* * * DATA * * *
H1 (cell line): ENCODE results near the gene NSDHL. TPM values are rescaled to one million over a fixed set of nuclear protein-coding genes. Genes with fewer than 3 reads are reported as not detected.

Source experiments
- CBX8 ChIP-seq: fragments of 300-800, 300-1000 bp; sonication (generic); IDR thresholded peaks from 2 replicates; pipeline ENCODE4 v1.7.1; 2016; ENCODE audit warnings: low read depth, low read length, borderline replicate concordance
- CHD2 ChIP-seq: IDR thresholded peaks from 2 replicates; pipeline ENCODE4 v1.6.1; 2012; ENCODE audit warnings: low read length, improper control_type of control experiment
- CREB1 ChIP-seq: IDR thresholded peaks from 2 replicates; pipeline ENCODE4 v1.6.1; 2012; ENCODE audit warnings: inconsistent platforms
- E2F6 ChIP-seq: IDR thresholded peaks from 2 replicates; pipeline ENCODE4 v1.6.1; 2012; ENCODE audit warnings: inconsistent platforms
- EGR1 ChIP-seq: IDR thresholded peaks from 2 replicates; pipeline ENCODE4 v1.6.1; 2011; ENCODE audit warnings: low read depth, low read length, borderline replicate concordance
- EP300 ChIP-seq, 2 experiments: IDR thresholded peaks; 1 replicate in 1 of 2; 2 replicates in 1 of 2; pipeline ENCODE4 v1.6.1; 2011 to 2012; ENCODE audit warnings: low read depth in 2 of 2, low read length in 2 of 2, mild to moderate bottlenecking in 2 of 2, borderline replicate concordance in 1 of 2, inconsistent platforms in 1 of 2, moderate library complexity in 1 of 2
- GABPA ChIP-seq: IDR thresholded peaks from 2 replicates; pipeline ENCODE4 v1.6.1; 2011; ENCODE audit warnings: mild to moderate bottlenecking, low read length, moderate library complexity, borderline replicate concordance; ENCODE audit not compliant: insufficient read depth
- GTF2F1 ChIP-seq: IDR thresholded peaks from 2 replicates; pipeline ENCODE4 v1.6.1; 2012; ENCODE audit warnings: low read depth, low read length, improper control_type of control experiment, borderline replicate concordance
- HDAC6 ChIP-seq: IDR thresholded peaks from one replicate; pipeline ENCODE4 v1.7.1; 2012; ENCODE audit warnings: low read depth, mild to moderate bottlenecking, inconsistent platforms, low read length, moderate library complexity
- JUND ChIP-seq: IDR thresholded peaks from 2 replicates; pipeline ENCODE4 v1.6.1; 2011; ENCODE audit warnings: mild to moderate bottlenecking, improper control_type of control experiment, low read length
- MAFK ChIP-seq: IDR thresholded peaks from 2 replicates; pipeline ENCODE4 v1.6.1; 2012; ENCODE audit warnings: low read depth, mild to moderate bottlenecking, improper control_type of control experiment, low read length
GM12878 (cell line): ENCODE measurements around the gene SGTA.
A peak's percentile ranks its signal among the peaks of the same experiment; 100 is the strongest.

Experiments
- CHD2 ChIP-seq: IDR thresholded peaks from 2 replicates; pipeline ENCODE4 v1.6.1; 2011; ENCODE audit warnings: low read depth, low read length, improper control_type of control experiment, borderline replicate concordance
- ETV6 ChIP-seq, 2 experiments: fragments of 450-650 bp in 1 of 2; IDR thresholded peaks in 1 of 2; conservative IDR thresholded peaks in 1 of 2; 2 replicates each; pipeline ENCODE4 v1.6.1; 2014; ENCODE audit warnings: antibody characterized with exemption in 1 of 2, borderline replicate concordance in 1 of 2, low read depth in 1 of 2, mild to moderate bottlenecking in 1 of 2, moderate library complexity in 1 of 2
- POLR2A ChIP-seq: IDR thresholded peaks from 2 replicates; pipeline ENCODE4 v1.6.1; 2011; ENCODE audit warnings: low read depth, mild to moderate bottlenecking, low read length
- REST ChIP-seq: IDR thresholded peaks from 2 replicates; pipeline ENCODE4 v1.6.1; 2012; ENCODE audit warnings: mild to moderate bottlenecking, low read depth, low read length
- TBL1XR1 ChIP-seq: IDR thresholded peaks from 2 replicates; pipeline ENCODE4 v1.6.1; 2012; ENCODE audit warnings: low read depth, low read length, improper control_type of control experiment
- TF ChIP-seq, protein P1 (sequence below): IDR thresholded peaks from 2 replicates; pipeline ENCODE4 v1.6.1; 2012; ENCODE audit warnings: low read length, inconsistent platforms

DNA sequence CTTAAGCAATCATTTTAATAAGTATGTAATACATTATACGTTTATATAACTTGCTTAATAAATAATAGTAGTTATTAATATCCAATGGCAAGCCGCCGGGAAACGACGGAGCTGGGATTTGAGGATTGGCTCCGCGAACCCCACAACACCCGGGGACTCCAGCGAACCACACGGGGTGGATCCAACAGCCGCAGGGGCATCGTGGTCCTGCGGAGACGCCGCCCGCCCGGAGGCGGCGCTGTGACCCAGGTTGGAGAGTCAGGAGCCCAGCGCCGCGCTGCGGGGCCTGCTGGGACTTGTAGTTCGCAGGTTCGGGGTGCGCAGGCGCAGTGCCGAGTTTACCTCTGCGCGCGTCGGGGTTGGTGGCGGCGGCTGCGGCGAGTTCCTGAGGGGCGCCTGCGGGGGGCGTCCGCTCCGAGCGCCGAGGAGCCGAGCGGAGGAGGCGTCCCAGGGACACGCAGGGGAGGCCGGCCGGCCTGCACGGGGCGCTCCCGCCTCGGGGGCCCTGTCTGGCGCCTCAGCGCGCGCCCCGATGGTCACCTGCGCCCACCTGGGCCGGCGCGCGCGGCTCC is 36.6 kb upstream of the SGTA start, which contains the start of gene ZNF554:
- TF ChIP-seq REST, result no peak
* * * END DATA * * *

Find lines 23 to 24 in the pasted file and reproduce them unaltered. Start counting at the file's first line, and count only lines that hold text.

DNA sequence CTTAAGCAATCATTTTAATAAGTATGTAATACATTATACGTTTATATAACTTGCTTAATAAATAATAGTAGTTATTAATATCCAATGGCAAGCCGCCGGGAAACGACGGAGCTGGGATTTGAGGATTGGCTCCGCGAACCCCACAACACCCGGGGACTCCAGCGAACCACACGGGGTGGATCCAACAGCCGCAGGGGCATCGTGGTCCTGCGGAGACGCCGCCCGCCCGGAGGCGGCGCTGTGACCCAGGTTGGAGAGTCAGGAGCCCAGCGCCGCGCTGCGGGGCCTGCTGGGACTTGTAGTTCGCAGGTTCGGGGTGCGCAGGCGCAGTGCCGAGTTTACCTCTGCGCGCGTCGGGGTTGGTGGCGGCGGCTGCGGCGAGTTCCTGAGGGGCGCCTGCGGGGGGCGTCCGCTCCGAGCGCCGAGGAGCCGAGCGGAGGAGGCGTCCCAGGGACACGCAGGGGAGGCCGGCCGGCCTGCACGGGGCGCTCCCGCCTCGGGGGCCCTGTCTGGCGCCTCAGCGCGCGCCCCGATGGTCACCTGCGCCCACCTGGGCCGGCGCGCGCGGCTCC is 36.6 kb upstream of the SGTA start, which contains the start of gene ZNF554:
- TF ChIP-seq REST, result no peak